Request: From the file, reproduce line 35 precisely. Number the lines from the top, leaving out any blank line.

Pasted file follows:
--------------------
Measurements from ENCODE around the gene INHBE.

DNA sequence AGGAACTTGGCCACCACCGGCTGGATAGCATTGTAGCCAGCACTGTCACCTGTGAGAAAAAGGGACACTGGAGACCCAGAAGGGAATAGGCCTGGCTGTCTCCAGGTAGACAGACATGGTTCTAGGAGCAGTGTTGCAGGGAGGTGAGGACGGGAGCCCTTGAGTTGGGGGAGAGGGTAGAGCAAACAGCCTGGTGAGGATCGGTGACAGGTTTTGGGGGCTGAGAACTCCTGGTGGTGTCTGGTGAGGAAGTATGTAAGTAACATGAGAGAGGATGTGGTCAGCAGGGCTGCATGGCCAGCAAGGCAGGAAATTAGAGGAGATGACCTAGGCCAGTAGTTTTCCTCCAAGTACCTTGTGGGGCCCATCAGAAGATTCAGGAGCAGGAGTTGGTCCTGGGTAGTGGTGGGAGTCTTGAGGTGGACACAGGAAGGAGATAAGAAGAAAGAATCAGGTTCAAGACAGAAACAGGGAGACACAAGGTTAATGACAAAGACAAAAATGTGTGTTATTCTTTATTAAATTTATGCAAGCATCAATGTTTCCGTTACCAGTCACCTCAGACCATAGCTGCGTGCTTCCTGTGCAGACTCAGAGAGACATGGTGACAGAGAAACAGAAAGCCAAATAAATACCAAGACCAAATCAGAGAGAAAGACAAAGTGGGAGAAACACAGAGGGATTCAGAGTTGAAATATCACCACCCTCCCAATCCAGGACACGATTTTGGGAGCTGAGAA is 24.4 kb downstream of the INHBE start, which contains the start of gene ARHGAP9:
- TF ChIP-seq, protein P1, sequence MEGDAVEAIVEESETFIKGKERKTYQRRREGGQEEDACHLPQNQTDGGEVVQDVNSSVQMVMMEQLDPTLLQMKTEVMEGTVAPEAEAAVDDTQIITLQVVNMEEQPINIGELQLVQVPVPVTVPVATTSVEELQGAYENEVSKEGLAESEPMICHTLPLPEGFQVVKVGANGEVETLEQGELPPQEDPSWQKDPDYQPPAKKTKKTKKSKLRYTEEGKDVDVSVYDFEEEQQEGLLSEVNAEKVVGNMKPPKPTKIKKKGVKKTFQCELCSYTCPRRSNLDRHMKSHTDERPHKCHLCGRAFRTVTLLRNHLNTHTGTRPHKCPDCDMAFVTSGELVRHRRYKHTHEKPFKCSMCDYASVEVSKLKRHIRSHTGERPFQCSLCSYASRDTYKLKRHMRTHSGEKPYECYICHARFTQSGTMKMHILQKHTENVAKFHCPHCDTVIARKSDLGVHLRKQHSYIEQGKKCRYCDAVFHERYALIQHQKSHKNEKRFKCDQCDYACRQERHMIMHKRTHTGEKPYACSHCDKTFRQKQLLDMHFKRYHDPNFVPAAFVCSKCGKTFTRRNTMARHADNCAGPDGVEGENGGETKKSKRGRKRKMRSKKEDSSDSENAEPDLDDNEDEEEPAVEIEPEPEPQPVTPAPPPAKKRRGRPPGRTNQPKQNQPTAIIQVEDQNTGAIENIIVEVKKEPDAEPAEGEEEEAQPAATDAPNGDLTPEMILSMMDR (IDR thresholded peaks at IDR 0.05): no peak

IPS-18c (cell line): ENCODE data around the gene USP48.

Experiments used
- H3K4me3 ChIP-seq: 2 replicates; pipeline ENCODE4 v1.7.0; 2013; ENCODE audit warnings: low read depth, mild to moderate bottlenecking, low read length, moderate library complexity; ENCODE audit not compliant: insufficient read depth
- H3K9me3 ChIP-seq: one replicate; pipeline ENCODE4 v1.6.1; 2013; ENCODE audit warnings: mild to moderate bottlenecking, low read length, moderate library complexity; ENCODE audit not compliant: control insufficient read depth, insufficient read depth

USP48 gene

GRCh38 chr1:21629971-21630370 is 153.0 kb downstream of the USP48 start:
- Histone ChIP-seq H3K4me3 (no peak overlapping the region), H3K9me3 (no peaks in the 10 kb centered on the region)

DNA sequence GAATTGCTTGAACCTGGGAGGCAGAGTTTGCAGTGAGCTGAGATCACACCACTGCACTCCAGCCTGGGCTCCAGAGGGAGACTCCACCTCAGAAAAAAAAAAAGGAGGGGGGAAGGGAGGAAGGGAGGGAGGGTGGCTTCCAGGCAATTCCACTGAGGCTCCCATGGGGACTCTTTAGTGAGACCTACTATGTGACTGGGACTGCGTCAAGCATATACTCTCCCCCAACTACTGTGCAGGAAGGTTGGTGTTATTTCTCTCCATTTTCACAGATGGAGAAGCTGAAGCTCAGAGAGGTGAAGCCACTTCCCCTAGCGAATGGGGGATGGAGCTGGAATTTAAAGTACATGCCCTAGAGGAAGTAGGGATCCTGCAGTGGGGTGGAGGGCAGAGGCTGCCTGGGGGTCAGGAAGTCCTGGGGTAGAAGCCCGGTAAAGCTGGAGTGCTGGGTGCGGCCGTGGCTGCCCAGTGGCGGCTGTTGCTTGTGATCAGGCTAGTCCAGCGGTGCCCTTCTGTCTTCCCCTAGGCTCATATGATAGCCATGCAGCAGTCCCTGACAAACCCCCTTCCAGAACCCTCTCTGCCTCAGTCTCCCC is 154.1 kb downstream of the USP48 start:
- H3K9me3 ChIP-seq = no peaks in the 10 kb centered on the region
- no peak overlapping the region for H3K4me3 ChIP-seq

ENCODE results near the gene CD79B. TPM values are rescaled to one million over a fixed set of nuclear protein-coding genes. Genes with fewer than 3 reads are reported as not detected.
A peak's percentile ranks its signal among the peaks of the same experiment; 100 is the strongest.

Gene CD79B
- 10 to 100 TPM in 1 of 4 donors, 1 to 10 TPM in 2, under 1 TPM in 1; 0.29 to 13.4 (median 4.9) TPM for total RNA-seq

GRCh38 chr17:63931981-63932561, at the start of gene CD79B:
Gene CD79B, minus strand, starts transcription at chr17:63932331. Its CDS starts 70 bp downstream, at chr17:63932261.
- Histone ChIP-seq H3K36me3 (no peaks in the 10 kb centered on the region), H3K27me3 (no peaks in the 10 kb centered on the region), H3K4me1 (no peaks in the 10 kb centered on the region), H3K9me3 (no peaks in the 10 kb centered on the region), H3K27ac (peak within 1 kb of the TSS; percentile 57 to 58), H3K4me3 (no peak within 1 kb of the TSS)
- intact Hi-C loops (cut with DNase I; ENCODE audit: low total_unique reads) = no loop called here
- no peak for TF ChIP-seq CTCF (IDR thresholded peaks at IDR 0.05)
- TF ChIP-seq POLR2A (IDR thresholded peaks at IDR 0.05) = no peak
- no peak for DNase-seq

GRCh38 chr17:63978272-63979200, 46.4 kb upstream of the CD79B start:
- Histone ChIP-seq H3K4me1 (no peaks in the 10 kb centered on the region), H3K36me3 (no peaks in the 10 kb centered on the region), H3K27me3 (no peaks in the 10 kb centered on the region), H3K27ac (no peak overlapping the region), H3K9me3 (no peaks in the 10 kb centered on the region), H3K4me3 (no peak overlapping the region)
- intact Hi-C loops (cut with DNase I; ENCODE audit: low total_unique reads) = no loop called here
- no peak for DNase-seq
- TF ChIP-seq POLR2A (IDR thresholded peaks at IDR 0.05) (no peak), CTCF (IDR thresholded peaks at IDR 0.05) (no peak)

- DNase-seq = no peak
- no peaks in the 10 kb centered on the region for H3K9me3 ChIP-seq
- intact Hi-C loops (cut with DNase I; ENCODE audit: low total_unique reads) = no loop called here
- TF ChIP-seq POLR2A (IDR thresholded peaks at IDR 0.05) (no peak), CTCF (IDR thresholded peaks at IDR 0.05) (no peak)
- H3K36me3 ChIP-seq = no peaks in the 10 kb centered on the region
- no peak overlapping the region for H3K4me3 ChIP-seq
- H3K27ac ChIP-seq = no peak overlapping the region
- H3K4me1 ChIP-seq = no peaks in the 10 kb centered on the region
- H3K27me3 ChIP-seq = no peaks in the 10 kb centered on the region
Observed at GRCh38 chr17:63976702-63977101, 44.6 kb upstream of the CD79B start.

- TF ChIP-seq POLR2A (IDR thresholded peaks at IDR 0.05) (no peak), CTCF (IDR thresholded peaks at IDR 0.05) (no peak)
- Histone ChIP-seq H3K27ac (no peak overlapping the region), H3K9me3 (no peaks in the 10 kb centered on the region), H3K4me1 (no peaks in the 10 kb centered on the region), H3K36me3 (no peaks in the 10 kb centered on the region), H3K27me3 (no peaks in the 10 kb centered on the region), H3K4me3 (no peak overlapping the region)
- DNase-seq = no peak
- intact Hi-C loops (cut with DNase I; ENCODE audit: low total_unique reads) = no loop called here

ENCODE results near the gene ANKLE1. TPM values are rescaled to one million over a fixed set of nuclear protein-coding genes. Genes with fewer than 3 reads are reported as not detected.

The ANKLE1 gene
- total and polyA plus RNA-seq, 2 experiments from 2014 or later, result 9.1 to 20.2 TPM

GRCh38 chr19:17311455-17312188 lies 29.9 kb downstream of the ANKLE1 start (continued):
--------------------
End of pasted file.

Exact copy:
- no peak overlapping the region for H3K4me3 ChIP-seq